“Let’s say it’s an additional 500 million over the course of 10 years,” says Nowrasteh. “What will happen immediately is the price of housing will rise. That will stimulate more housing construction. Wages would adjust. These immigrants who come will be taxpayers, businesses, investors, consumers. Everybody will change their behavior a little bit due to this expected increase in the population, such that the economy can adjust pretty easily.

“And as far as infrastructure is concerned, the worst thing you can do with infrastructure is have fewer people using it,” Nowrasteh continues. “That’s what we had in New York in the 1970s when the population declined. So people aren’t just consumers of infrastructure, they’re also taxpayers who use the infrastructure.

“One of the best things a free market system does is it handles pretty quickly massive increases in demand for goods and services,” says Nowrasteh.

Even with a prevailing academic consensus that immigrants play a positive role in the economy, Americans struggle with understanding the benefits. It’s easy to see why. It only takes the story of one displaced IT specialist or one factory worker in a local media market to tell a very different narrative, one that pits immigrant labor against native-born workers.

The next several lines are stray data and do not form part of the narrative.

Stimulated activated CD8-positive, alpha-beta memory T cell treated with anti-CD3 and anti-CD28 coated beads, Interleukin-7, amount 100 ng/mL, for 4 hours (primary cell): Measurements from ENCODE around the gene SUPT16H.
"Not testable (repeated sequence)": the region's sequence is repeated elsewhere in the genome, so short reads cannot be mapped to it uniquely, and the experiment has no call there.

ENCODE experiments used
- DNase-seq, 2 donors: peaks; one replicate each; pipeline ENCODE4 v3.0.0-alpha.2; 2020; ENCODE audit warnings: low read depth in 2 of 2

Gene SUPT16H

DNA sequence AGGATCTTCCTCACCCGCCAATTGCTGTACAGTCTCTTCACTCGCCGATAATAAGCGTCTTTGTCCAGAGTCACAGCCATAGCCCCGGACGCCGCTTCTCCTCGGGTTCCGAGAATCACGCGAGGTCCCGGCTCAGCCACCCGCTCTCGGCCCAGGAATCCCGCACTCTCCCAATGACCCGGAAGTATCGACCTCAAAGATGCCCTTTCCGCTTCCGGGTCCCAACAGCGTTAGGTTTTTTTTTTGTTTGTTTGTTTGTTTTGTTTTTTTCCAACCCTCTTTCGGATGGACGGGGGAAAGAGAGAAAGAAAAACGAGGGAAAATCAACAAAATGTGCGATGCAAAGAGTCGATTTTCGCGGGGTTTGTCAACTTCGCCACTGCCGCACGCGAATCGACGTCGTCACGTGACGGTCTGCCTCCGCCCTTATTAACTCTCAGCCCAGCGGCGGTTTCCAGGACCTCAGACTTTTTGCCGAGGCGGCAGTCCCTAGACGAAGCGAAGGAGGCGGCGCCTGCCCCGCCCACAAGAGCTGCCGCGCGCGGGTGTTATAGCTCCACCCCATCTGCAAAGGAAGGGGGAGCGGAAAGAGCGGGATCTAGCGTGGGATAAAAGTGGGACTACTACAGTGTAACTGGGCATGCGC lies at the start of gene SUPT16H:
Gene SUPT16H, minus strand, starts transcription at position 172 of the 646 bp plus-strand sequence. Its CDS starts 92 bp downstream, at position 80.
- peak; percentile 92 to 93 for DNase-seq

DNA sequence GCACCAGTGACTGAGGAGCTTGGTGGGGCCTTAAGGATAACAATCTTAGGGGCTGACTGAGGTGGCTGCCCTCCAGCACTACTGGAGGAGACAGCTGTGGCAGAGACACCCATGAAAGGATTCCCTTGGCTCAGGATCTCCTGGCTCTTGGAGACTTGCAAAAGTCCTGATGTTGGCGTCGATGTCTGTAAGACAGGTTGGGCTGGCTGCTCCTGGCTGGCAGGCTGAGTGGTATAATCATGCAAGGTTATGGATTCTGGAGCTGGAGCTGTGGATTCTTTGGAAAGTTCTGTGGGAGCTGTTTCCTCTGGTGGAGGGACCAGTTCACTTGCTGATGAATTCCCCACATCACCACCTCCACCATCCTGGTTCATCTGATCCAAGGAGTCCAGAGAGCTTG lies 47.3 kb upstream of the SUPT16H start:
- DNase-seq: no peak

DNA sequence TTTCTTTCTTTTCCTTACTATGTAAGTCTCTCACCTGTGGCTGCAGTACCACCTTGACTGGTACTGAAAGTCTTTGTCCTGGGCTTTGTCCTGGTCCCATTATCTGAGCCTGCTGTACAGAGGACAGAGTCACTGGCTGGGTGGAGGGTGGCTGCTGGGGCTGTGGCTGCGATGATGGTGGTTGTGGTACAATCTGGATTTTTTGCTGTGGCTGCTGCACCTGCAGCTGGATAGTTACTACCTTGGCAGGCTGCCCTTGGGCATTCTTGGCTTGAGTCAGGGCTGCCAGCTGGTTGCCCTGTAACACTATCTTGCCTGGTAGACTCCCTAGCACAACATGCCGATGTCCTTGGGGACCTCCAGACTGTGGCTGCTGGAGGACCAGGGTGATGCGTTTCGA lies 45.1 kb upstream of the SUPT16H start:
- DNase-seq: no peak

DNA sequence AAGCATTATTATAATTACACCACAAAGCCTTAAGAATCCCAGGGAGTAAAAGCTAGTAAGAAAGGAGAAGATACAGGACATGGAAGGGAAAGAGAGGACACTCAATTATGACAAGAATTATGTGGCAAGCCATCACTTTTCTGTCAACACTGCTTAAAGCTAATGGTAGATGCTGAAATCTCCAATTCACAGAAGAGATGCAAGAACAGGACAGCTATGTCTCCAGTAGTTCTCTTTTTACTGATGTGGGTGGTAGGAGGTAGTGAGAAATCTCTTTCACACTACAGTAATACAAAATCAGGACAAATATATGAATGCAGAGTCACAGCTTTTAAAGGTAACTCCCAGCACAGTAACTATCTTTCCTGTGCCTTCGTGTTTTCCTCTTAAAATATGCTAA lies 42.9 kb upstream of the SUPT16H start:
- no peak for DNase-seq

“It’s very clear that on a macroeconomic level immigration benefits the United States,” says Yale-Loehr, “but on the micro-level … people hear stories about their friend who was replaced by a foreign worker, they think, ‘Oh, immigration is bad.’ It’s easier for people to feel better about immigration when the economy is booming as opposed to when we’re in a recession. Also, when leaders are praising immigration or trying to portray immigrants as ‘rapists and thugs’ — that’s a big part of it, too. It matters what leaders are saying and how they’re trying to educate the public.”